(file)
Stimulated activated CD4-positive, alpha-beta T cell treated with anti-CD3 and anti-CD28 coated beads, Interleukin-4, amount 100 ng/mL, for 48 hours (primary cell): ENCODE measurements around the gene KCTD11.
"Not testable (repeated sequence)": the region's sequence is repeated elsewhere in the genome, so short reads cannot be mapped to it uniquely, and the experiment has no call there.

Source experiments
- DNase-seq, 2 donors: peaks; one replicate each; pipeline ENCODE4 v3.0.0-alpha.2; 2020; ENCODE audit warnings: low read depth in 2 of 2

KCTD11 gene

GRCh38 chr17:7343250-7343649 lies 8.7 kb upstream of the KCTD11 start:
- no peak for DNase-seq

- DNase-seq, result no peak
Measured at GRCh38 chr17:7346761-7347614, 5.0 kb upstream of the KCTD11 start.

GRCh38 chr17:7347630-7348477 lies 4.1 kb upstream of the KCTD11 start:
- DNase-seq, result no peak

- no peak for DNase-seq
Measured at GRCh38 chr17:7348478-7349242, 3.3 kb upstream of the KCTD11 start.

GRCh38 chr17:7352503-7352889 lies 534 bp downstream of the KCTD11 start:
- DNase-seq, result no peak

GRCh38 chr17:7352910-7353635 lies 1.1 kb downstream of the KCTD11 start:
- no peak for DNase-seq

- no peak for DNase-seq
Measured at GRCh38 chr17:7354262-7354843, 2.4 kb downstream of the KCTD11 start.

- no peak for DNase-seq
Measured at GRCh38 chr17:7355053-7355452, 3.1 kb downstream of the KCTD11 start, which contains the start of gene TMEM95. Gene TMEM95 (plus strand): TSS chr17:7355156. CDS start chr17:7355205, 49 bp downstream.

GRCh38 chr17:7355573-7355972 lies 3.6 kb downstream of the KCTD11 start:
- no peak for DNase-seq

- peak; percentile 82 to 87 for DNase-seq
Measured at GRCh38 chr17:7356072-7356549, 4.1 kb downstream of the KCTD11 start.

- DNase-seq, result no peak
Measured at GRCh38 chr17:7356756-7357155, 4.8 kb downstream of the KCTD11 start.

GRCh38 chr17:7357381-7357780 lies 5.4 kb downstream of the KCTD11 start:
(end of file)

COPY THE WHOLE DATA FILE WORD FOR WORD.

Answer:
Stimulated activated CD4-positive, alpha-beta T cell treated with anti-CD3 and anti-CD28 coated beads, Interleukin-4, amount 100 ng/mL, for 48 hours (primary cell): ENCODE measurements around the gene KCTD11.
"Not testable (repeated sequence)": the region's sequence is repeated elsewhere in the genome, so short reads cannot be mapped to it uniquely, and the experiment has no call there.

Source experiments
- DNase-seq, 2 donors: peaks; one replicate each; pipeline ENCODE4 v3.0.0-alpha.2; 2020; ENCODE audit warnings: low read depth in 2 of 2

KCTD11 gene

GRCh38 chr17:7343250-7343649 lies 8.7 kb upstream of the KCTD11 start:
- no peak for DNase-seq

- DNase-seq, result no peak
Measured at GRCh38 chr17:7346761-7347614, 5.0 kb upstream of the KCTD11 start.

GRCh38 chr17:7347630-7348477 lies 4.1 kb upstream of the KCTD11 start:
- DNase-seq, result no peak

- no peak for DNase-seq
Measured at GRCh38 chr17:7348478-7349242, 3.3 kb upstream of the KCTD11 start.

GRCh38 chr17:7352503-7352889 lies 534 bp downstream of the KCTD11 start:
- DNase-seq, result no peak

GRCh38 chr17:7352910-7353635 lies 1.1 kb downstream of the KCTD11 start:
- no peak for DNase-seq

- no peak for DNase-seq
Measured at GRCh38 chr17:7354262-7354843, 2.4 kb downstream of the KCTD11 start.

- no peak for DNase-seq
Measured at GRCh38 chr17:7355053-7355452, 3.1 kb downstream of the KCTD11 start, which contains the start of gene TMEM95. Gene TMEM95 (plus strand): TSS chr17:7355156. CDS start chr17:7355205, 49 bp downstream.

GRCh38 chr17:7355573-7355972 lies 3.6 kb downstream of the KCTD11 start:
- no peak for DNase-seq

- peak; percentile 82 to 87 for DNase-seq
Measured at GRCh38 chr17:7356072-7356549, 4.1 kb downstream of the KCTD11 start.

- DNase-seq, result no peak
Measured at GRCh38 chr17:7356756-7357155, 4.8 kb downstream of the KCTD11 start.

GRCh38 chr17:7357381-7357780 lies 5.4 kb downstream of the KCTD11 start: